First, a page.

The Commonwealth Fund People Now Hate DPC

This Authentic Medicine blog is biased for Direct Primary Care (DPC) and the free market.  I am very open about that.  This, and the fact that I have been doing this daily for sixteen years, makes me more critical of other articles, studies, opinions, programs, initiatives, etc. that get traction in the media.  So when I saw this crappy article by the Commonwealth Fund I knew it couldn’t be good.  They are a socialized medicine proponent who cherry picks their data points. This article was no different except they have no data points and now they are attacking DPC!  Nothing gets my ire up more than that.  Read the whole article if you can but here are some highlights with my thoughts in parenthesis:

Direct Primary Care Arrangements Raise Questions for State Insurance Regulators

  • These consumers might be caught unaware by the limited scope of services available to them; when they get sick, medical services such as hospitalization, prescription drugs, or rehabilitation may not be covered. (Hence why we never say we are insurance because, ummm, we are not.  And every DPC doc tells their patients this.)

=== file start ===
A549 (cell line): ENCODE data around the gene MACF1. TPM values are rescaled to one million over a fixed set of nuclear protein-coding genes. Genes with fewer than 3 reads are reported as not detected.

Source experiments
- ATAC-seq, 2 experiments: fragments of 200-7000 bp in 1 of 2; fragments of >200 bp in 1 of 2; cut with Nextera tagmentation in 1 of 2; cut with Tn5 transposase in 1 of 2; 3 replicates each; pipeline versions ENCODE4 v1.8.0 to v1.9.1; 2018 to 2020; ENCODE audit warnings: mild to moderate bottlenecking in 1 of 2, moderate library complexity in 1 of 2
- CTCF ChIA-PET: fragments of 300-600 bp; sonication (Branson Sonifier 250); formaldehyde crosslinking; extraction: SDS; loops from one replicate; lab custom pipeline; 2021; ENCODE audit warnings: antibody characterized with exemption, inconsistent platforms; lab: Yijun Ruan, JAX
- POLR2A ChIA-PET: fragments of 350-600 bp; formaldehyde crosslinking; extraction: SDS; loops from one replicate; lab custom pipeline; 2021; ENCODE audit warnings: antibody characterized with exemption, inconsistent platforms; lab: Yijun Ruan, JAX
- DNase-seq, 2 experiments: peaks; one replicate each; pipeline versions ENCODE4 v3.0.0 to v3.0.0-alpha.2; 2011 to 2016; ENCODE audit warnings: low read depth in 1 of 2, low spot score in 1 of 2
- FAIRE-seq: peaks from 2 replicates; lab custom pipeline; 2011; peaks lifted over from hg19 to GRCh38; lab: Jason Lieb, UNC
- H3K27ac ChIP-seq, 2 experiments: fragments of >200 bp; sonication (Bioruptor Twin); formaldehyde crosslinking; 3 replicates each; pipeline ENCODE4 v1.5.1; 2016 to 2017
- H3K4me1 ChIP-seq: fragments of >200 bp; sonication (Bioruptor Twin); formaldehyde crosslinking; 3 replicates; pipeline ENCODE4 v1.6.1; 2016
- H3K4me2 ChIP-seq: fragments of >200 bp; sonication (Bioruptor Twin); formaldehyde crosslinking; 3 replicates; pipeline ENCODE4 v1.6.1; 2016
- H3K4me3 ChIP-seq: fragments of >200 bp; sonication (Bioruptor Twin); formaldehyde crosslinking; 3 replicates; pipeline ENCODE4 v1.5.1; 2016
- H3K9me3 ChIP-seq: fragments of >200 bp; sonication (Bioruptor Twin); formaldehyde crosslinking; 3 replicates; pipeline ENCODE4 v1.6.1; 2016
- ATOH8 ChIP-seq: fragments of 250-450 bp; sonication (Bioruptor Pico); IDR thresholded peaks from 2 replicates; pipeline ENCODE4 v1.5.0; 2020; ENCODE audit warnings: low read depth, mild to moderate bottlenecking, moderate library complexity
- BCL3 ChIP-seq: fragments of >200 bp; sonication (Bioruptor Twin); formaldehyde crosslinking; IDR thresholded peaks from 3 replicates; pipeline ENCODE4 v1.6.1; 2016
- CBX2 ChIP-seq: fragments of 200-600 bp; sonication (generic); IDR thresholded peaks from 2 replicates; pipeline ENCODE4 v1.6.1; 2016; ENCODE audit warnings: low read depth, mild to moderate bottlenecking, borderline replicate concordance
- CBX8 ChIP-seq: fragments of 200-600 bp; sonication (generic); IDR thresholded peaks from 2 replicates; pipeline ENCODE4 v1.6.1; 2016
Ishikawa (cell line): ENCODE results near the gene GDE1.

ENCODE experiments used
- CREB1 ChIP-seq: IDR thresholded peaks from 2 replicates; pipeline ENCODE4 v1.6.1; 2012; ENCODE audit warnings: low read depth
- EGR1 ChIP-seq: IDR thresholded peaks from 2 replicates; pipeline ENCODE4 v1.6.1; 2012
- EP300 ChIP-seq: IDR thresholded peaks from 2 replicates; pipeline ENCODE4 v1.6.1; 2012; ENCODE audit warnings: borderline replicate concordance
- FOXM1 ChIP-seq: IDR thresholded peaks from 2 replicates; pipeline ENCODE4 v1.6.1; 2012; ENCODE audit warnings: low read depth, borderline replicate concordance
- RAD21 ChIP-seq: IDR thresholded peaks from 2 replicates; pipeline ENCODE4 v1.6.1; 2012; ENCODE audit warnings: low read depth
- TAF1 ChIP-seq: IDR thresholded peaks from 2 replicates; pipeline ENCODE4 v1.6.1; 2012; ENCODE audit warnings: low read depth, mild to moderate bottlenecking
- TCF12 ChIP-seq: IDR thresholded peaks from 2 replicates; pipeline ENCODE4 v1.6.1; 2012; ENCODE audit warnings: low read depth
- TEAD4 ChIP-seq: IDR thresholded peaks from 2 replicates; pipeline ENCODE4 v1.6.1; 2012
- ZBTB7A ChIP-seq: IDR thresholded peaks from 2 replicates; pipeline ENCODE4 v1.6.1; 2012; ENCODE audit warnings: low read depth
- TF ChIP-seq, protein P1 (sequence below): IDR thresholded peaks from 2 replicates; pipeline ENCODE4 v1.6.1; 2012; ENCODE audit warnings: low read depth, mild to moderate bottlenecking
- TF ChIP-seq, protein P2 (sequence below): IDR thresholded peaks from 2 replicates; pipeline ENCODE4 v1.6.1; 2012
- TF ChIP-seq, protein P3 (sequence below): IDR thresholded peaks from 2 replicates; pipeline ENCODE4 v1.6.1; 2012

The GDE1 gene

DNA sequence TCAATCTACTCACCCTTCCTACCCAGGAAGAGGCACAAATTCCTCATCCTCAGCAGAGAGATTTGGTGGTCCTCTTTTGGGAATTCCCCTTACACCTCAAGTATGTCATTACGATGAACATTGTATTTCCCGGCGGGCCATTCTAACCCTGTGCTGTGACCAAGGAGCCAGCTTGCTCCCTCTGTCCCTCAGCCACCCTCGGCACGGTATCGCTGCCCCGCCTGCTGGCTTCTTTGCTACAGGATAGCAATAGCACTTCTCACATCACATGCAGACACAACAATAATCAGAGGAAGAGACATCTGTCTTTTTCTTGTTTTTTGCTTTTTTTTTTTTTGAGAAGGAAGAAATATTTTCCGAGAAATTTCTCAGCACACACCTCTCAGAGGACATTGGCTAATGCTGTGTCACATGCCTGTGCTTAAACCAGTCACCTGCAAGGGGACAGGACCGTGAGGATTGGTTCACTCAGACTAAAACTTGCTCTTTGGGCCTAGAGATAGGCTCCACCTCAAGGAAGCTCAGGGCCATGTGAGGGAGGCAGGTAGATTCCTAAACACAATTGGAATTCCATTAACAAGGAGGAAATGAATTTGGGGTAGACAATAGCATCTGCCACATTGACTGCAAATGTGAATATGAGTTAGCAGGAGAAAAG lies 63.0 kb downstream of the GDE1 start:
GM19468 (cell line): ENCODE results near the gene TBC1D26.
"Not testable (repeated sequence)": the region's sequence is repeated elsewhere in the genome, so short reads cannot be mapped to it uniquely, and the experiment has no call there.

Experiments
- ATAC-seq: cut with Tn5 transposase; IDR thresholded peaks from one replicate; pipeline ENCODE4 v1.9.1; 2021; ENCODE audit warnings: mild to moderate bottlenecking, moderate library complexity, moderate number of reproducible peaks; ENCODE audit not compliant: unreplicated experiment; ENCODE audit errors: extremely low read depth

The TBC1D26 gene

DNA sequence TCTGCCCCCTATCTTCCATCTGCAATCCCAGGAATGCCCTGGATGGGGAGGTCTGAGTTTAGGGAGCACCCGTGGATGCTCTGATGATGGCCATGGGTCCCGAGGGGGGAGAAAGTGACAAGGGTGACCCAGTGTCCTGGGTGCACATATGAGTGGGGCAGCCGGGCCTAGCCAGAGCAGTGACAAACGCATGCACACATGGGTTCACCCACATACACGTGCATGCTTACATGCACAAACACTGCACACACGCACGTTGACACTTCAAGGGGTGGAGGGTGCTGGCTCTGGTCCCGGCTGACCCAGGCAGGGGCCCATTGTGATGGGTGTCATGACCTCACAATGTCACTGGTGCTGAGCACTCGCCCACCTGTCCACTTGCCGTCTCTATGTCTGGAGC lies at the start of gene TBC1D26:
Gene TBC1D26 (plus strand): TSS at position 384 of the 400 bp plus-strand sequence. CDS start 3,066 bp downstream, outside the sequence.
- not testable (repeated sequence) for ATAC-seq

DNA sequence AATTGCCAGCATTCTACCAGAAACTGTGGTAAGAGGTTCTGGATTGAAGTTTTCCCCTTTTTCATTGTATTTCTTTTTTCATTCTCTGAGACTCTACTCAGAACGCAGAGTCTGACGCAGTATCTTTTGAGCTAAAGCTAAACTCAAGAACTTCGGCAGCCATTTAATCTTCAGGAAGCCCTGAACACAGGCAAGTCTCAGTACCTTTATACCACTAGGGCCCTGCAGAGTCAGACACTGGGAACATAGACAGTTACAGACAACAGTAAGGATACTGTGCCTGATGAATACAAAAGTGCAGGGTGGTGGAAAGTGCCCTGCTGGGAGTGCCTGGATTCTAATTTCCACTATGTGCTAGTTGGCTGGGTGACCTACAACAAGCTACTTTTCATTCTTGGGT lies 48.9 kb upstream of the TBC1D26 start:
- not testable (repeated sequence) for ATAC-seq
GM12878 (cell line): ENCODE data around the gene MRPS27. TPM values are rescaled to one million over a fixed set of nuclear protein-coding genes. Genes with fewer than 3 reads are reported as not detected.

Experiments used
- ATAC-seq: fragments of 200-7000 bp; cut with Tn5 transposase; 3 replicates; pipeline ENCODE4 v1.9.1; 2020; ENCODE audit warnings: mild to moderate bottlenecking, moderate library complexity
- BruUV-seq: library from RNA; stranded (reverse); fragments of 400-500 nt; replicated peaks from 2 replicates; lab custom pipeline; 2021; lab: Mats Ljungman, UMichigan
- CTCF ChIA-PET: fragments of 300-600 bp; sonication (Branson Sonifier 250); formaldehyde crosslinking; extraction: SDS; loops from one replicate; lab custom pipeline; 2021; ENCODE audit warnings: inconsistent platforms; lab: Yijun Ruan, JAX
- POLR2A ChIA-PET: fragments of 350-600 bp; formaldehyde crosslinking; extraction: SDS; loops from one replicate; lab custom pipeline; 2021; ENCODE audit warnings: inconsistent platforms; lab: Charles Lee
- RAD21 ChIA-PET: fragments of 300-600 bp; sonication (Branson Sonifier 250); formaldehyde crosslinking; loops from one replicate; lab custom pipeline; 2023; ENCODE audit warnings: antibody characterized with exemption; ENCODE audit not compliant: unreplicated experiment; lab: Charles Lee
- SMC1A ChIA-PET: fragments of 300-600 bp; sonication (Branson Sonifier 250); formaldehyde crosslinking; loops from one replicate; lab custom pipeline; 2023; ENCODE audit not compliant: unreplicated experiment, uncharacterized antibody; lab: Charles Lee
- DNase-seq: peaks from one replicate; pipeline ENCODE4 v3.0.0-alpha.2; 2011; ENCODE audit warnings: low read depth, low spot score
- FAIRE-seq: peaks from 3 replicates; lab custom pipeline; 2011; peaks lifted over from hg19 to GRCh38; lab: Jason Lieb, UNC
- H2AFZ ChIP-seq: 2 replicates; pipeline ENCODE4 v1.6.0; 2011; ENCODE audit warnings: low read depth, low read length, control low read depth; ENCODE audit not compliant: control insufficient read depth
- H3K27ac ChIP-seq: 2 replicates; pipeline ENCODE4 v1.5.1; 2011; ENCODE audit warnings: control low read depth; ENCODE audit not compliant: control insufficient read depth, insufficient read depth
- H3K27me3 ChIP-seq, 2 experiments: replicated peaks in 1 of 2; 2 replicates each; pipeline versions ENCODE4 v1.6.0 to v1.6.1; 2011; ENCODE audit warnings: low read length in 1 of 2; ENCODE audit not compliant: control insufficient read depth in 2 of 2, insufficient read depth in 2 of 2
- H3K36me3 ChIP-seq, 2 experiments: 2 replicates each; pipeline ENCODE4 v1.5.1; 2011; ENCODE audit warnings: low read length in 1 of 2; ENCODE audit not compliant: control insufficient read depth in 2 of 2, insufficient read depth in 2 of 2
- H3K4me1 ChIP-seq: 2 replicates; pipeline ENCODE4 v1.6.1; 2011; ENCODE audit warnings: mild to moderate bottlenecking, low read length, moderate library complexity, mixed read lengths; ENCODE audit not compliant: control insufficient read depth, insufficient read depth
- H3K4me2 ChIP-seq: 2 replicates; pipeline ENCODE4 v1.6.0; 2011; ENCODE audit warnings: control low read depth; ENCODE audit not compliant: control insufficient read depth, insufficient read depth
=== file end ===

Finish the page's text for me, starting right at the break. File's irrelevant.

• While some practices accepting direct primary care contracts serve vulnerable populations including the chronically ill and undocumented immigrants, others might have an economic incentive to enroll healthier members who are least likely to use services. (The word “might” is a pretty big matzo ball hanging out here. My aunt might have testicles and therefore might be my uncle or she might not.  The truth is that DPC docs take all comers because our monthly fee is affordable).
  • Without state regulatory oversight, there might be a greater risk of DPCA insolvency when demand for promised services unexpectedly exceeds the practice’s ability to provide them. (Did I mention my aunt’s testicles?  There is no evidence found ever that demand has exceeded a DPC doc’s services.  NONE. Why? Because we only have 600 patients.  There has been instances of more patients wanting to join then we can handle and then you know what happens?  We hire another doctor to take them on.  It’s called the free-market. Look it up.)
  • With the rise in popularity of DCPAs, states might have to consider, or reconsider, their regulatory stance toward these arrangements. (And there it is.  Without any evidence these three authors claim we need more government oversight because that hasn’t destroyed our system enough).